The community sent me to St. Francis Nursing School after which I received my diploma as a registered nurse. That was by far one of the toughest experiences I’ve had. It was like going through boot camp in the army. After I graduated, I worked for about a year in a hospital. From there the Community sent me to earn my BS degree in nursing at La Roche College. The community has three nursing homes in need of nursing home administrators so after completing my nursing courses, I did an internship at the Regency Nursing Home in administration. I obtained a Nursing Home Administrator’s License following my internship. During my time as Assistant Administrator at Regency Hall Nursing Home, in 1985, I had an opportunity to go to Peru to visit Sister Rachael Sarosi, VSC, with Sister Camille Panich to help her set up her convent in Talara Alta, Peru. We spent five weeks visiting with the people Sister Rachael served helping her get her newly purchased house in order. Several groups of sisters would visit with Sister Racheal with the hope that someone would be interested in joining her in her ministry.
Soon after, I was appointed as Administrator of Vincentian Nursing Home in 1986 where I served until 2013. I also served on the Community’s leadership team from 1995 to 2008 until we merged with the Sisters of Charity of Nazareth, KY. Being part of the leadership to explore the possibility of a merger with the Sisters of Charity of Nazareth was very enlightening and enriching. From 2014 until 2020, I was appointed as a coordinator of St. Louise Convent along with Sister Marie Diane Novachek. Then the COVID Pandemic came and we had to close St. Louise Convent. Some sisters moved to the Nazareth Motherhouse, Nazareth, KY, and others to Mt. Assisi Place in Bellevue, PA. Currently, I am on the Caritas Support Services Team taking care of the needs of the sisters who reside at Mt. Assisi Place personal care home. I also serve as Director of Liturgy for all services at Sacred Heart Chapel.
My mentor in my health care internship and in community was Sister Carmelita Alvero. Even though she was 30 years older than I was, she had the mind, attitude and heart of a proverbial twenty-year-old. She initiated me into the Health Care Profession, always stressing the importance of compassionate care for the residents and their families. She loved life, parties, dancing, swimming, walking, her work as a nurse anesthetist, and the people of the South whom she served for most of her community life. She also loved birds and was an avid bird watcher. But most of all she loved the Lord. She was always in search of God which heightened my incentive to pursue God in my life, too. Through her example she showed me the value and importance of faithfulness to daily meditation and the Holy Eucharist. She went to be with her God on June 21, 2007. I have many sisters to thank as well for getting me to this point in my community life. All of them have been gifts from God and have helped me in my daily encounters. I once read that if you become a better person than you were before, then the vocation that you have chosen is the right one for you. I truly feel that I have grown spiritually, emotionally and professionally in my vocation as a sister of Charity. My prayer is that I will continue to grow closer to the Lord and continue to serve Him wholeheartedly as a Sister of Charity wherever that will take me. If asked what religious life means to me, I would say that I am blessed a hundredfold and am truly grateful to our God.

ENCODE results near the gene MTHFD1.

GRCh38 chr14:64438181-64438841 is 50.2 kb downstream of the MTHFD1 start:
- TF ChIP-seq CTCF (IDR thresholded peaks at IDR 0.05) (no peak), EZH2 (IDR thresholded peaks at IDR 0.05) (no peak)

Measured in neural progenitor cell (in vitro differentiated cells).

Written by Sister Anne Kull with assistance from Sister Maria Vincent Brocato